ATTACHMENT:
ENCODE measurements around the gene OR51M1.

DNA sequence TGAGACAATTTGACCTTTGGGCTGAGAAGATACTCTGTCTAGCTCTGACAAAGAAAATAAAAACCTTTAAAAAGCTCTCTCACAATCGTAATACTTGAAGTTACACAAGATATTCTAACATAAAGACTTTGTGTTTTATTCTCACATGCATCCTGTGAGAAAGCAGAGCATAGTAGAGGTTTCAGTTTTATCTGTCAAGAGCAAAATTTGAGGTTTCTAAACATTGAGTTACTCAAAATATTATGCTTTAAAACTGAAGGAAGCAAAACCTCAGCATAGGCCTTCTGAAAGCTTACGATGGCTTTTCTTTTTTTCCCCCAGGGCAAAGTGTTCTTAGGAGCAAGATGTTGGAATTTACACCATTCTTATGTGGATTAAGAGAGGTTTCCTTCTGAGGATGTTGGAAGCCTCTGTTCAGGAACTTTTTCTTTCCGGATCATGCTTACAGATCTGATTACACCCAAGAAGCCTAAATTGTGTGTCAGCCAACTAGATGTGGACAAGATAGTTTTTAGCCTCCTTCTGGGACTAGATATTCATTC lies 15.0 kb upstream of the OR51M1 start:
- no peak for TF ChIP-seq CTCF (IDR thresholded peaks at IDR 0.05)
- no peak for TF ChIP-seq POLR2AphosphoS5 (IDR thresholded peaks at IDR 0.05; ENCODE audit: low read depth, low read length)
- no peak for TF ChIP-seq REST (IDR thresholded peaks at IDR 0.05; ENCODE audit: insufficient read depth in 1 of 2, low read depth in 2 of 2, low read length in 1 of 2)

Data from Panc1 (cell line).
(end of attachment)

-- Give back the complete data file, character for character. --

ENCODE measurements around the gene OR51M1.

DNA sequence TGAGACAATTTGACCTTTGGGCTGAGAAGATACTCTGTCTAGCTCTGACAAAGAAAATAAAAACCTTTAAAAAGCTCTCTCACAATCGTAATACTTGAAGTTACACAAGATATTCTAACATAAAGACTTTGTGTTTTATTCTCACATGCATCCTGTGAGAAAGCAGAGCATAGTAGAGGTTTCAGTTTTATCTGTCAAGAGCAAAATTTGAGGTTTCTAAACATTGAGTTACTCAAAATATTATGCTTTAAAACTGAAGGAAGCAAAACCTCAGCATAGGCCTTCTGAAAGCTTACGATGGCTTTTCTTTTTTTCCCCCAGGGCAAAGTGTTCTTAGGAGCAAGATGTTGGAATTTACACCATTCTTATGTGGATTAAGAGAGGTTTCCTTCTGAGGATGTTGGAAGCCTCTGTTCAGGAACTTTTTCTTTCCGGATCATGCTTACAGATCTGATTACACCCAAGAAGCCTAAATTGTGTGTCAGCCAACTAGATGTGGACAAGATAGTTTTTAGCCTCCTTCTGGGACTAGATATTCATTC lies 15.0 kb upstream of the OR51M1 start:
- no peak for TF ChIP-seq CTCF (IDR thresholded peaks at IDR 0.05)
- no peak for TF ChIP-seq POLR2AphosphoS5 (IDR thresholded peaks at IDR 0.05; ENCODE audit: low read depth, low read length)
- no peak for TF ChIP-seq REST (IDR thresholded peaks at IDR 0.05; ENCODE audit: insufficient read depth in 1 of 2, low read depth in 2 of 2, low read length in 1 of 2)

Data from Panc1 (cell line).